You may have a good idea of the steps an employee needs to take to get back on track, but their point of view is valuable as you plan what comes next. An improvement plan assigned from on high may feel punitive and cause the employee to withdraw even further. Working closely with them to set goals and expectations can help avoid this problem and result in greater buy-in.

6. Increase employee feedback

Encouraging staff members and reminding them of their value can go a long way in making a sullen, struggling employee change their ways. As with many things in life, it can be helpful to see a bigger picture of why an employee is doing what they are doing. “Be clear about goals and expectations, and help employees see how their work contributes to the success of the entire company,” says Dominique Jones, chief people officer at BusPatrol. “Give employees meaningful feedback on a regular basis. This means daily, or at the very least, weekly feedback.”

While off-the-cuff feedback is often a good thing, it may be helpful to find in your schedule more regular and official feedback times.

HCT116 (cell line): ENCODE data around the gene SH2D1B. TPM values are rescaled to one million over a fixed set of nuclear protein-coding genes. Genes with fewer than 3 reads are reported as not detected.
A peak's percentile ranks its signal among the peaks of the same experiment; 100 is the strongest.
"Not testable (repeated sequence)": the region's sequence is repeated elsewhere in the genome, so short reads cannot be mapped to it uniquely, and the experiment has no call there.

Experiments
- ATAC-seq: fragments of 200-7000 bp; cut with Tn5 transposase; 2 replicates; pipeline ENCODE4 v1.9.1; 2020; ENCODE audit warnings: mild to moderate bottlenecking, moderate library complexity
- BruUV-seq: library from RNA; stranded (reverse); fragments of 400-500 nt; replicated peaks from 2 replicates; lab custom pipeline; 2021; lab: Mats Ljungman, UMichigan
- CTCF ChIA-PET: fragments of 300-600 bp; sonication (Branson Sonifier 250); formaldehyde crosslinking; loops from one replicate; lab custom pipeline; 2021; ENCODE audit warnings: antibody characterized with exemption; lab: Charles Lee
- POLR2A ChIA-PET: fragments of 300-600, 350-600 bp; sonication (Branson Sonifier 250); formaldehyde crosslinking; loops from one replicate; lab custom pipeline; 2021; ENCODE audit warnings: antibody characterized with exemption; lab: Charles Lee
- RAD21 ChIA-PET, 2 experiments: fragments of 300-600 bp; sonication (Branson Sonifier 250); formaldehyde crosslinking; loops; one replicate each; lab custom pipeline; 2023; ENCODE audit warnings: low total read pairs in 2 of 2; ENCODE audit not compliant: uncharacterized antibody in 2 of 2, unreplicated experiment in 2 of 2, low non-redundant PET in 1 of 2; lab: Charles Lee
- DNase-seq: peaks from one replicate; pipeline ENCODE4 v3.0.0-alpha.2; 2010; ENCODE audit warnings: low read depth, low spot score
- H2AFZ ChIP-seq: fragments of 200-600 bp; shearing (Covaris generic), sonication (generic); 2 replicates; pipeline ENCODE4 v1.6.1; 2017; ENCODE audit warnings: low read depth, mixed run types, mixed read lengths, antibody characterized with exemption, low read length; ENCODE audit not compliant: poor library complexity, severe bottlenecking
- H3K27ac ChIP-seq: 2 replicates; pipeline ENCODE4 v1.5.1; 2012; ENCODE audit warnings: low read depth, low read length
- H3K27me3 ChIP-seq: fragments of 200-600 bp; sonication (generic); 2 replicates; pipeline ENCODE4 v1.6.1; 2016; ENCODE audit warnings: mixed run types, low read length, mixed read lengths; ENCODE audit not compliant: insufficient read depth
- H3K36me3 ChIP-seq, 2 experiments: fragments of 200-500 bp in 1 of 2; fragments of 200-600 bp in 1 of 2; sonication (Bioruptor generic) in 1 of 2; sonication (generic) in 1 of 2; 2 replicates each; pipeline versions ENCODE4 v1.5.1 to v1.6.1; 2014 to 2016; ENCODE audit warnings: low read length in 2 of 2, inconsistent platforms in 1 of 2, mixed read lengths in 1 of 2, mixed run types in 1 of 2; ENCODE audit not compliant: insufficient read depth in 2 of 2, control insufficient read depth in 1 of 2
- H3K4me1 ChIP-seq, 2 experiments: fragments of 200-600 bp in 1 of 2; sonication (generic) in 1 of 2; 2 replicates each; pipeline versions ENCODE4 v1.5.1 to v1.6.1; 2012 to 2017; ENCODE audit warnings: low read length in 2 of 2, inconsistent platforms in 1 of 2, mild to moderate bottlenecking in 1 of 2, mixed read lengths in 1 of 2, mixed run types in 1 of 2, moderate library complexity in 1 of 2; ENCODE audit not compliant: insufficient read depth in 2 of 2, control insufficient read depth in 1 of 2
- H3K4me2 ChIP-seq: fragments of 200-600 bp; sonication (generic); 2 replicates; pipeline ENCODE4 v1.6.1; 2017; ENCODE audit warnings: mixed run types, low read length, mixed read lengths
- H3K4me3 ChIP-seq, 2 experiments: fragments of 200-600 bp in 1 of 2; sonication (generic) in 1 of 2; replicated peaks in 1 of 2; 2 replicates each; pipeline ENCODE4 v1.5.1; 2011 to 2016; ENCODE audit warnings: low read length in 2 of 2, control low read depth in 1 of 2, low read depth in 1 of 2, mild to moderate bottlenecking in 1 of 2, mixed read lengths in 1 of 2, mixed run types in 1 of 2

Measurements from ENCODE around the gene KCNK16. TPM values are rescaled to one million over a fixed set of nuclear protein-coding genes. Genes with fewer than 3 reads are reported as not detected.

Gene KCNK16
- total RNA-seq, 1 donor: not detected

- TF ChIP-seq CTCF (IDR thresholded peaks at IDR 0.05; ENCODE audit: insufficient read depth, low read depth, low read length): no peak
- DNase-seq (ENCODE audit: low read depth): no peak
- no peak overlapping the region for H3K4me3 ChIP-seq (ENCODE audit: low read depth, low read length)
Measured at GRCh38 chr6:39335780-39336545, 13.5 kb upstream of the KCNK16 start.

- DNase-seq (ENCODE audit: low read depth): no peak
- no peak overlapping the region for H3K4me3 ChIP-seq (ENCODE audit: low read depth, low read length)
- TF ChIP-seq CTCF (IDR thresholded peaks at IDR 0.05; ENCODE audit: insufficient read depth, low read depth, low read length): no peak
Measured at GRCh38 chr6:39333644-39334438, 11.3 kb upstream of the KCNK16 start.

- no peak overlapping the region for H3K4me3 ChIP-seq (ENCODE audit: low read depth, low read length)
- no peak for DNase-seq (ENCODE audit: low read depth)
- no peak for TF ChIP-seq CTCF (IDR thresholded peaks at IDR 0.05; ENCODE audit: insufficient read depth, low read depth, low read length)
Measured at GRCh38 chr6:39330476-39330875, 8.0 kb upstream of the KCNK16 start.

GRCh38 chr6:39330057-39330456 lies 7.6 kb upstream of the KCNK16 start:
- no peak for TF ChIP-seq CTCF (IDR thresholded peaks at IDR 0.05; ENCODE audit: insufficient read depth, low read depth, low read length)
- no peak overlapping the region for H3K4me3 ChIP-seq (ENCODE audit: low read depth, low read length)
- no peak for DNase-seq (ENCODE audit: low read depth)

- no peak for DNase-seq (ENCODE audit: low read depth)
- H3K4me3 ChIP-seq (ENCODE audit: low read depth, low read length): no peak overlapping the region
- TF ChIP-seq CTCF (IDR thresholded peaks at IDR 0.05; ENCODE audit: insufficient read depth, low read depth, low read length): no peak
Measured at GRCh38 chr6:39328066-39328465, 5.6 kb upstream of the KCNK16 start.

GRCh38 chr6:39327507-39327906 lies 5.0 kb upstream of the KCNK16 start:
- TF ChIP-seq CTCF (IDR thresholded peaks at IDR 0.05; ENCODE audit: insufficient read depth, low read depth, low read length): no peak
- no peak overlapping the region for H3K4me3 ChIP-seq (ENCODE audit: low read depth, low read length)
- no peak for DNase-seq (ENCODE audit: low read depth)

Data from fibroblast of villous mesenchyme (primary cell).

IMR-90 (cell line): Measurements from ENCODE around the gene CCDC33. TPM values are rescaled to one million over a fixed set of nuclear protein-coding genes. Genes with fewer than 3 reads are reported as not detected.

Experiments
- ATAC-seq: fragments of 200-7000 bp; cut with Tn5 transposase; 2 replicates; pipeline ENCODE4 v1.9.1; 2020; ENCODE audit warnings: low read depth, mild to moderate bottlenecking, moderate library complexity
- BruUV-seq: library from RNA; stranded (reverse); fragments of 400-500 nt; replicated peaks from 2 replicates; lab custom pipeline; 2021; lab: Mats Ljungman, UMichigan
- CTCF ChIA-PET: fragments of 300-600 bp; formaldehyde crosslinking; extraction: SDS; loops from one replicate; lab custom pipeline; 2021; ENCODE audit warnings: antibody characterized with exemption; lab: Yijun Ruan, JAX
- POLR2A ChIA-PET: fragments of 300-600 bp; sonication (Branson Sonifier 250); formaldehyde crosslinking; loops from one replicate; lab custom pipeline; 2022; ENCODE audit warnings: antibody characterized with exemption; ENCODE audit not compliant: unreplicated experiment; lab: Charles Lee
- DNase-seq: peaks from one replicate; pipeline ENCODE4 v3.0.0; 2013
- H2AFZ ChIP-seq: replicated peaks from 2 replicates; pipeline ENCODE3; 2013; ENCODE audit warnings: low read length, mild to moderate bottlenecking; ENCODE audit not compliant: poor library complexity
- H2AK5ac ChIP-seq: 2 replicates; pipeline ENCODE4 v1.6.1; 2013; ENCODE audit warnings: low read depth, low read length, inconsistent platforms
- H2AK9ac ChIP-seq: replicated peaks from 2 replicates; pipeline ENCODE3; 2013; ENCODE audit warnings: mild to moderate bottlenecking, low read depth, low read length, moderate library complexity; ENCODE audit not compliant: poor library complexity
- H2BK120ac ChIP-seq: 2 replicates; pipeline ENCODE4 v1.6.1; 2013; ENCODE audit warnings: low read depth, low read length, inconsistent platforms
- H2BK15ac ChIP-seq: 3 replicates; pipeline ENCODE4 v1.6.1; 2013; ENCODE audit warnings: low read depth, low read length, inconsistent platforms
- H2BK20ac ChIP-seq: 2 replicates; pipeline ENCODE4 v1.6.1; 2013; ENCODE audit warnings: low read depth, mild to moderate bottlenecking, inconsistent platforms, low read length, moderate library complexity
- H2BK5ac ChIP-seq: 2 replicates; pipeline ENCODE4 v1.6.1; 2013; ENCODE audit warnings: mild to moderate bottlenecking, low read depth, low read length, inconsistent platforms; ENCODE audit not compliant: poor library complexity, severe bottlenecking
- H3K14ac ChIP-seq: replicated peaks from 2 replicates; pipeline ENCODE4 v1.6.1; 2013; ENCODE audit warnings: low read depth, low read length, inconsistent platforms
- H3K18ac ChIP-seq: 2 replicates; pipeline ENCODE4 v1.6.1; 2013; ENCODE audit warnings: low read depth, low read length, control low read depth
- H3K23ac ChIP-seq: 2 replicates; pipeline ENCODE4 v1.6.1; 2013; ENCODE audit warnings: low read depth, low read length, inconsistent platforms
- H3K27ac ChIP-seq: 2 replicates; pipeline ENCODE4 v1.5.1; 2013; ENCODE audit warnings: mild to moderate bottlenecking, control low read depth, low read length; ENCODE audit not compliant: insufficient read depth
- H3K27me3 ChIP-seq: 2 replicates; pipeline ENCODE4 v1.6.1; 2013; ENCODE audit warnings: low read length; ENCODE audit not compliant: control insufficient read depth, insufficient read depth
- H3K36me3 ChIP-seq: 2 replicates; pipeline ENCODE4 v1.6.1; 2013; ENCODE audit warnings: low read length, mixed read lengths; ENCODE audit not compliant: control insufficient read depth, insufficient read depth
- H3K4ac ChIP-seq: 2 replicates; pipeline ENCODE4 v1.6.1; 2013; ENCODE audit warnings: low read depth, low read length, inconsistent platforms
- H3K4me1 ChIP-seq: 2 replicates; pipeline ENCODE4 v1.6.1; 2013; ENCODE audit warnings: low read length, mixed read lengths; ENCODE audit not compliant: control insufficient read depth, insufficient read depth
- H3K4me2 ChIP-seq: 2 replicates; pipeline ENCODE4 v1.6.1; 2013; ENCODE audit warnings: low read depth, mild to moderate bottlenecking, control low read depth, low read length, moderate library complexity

7. Know the right time for termination

It is impossible to have a conversation about difficult employees without understanding that letting someone go is an option that needs to be on the table. So how do you know when it’s time to move on?

While certain issues are grounds for immediate termination, more often than not, it can be a gray area. For Townsend, he asks three basic questions and weighs the answers. How is this employee affecting the rest of the team? Are their actions connected to something temporary they are going through, or is this something that is irreconcilable in the longer term? And perhaps most importantly, have you tried everything in your power to make this collaboration work?